But assessment needs to be done wisely. No school or teacher should look bad because they took on kids with greater challenges. Growth is what matters. No teacher or school should be judged on any one test, or tests alone – always on a mix of measures – which could range from classroom observations to family engagement indicators. In Nevada, educators include a teacher’s contribution to the school community in their measures; in Hawaii, schools consider student feedback surveys and professional growth, such as leading workshops or taking university coursework). Educators in Delaware look at measures of planning and preparation such as lesson plans and descriptions of instructional strategies to be used for students with diverse needs. Federal policy rightly stays out of picking those individual measures, but ensures that in evaluating teachers, states and districts include student growth, and consider multiple measures.
 
But the larger issue is, testing should never be the main focus of our schools. Educators work all day to inspire, to intrigue, to know their students – not just in a few subjects, and not just in “academic” areas. There’s a whole world of skills that tests can never touch that are vital to students’ success. No test will ever measure what a student is, or can be. It’s simply one measure of one kind of progress. Yet in too many places, testing itself has become a distraction from the work it is meant to support.
 
I believe testing issues today are sucking the oxygen out of the room in a lot of schools – oxygen that is needed for a healthy transition to higher standards, improved systems for data, better aligned assessments, teacher professional development, evaluation and support, and more. This is one of the biggest changes education in this country has ever seen, and teachers who’ve worked through it have told me it’s allowed them to become the best teachers they’ve ever been. That change needs educators’ full attention.
 
That’s why we will be taking action in the coming weeks that give states more flexibility in key areas that teachers have said are causing worry.
 
States will have the opportunity to request a delay in when test results matter for teacher evaluation during this transition. As we always have, we’ll work with them in a spirit of flexibility to develop a plan that works, but typically I’d expect this to mean that states that request this delay will push back by one year (to 2015-16) the time when student growth measures based on new state assessments become part of their evaluation systems – and we will work with states seeking other areas of flexibility as well. We want to make sure that they are still sharing growth data with their teachers, and still moving forward on the other critical pieces of evaluation systems that provide useful feedback to educators. We will be working in concert with other educators and leaders to get this right. These changes are incredibly important, and educators should not have to make them in an atmosphere of worry. Some states will choose to take advantage of that flexibility; others, especially those that are well along in this transition, will not need a delay. The bottom line is that educators deserve strong support as our schools make vital, and urgently needed, changes. As many educators have pointed out, getting this right rests also on high-quality assessments. Many educators, and parents, have made clear that they’re supportive of assessment that measures what matters – but that a lot of tests today don’t do that – they focus too much on basic skills rather than problem solving and critical thinking. That’s why we’ve committed a third of a billion dollars to two consortia of states working to create new assessments that get beyond the bubble test, and do a better job of measuring critical thinking and writing.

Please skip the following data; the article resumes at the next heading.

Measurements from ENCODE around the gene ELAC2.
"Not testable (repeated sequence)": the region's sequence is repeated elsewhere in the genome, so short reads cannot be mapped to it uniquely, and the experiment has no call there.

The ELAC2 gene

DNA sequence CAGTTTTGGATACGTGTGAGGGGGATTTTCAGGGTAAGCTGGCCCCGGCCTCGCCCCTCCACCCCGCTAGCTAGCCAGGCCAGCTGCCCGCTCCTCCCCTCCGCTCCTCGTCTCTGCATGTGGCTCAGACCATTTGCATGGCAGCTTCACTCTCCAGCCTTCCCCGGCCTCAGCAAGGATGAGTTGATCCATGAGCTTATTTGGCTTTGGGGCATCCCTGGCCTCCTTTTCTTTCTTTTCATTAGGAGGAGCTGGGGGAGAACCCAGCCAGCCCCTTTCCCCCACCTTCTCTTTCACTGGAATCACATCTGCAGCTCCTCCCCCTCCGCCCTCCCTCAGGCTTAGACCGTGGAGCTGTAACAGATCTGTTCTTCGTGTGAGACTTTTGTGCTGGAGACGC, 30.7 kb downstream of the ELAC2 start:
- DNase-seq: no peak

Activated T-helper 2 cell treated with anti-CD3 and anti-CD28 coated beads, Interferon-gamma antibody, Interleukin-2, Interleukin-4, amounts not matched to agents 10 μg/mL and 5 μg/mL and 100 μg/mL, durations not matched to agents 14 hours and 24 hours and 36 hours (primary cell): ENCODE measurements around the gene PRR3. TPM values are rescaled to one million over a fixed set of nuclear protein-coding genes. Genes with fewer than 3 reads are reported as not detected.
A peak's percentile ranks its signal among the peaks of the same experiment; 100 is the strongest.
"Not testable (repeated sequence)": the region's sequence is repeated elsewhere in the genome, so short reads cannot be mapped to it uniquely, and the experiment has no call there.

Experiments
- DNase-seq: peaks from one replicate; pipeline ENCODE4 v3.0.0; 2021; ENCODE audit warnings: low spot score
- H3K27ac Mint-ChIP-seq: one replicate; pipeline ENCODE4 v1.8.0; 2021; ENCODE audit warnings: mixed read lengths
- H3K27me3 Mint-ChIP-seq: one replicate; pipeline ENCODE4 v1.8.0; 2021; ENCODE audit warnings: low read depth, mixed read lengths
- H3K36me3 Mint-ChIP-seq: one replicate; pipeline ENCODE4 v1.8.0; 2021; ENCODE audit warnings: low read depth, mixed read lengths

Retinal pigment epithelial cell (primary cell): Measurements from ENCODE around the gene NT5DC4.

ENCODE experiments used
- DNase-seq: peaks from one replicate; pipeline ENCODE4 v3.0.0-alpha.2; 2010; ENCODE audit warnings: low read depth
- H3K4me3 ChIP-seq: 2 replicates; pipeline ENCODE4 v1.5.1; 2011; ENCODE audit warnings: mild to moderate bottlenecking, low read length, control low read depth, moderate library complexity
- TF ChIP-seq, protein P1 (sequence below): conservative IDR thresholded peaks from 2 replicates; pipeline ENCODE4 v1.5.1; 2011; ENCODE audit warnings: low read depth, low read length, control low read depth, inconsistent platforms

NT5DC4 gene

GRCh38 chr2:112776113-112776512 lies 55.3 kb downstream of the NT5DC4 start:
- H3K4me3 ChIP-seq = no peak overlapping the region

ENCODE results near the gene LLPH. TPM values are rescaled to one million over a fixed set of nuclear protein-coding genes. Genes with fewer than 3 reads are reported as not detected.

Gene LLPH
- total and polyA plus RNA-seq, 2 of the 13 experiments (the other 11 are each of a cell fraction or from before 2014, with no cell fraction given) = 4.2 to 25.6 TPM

I’m concerned, too, when I see places where adults are gaming tests, rather than using them to help students.
And we also need to recognize that in many places, the sheer quantity of testing – and test prep – has become an issue. In some schools and districts, over time tests have simply been layered on top of one another, without a clear sense of strategy or direction. Where tests are redundant, or not sufficiently helpful for instruction, they cost precious time that teachers and kids can’t afford. Too much testing can rob school buildings of joy, and cause unnecessary stress. This issue is a priority for us, and we’ll continue to work throughout the fall on efforts to cut back on over-testing.
 
There’s plenty of responsibility to share on these challenges, and a fair chunk of that sits with me and my department. We encouraged states to move a whole lot of changes simultaneously, because of the enormous urgency to raise standards and improve systems of teacher support – not for another generation of students, but for today’s students.
 
But in how this change happens, we need to listen carefully to the teachers, principals and other educators who are living it on a daily basis – and we need to be true to our promise to be tight on outcomes, but loose on how we get there.
 
From my first day on this job, the objective has been to work in a spirit of flexibility to help states and communities improve outcomes for kids. We need to make changes, but we are also making progress. I’m determined that, working in partnership, we’ll continue to do both – be flexible and make progress for our kids.
 
Change is hard, and changes of significance rarely work exactly as planned. But in partnership, making course alterations as necessary, we will get there.
 
Well said, Mr. Secretary!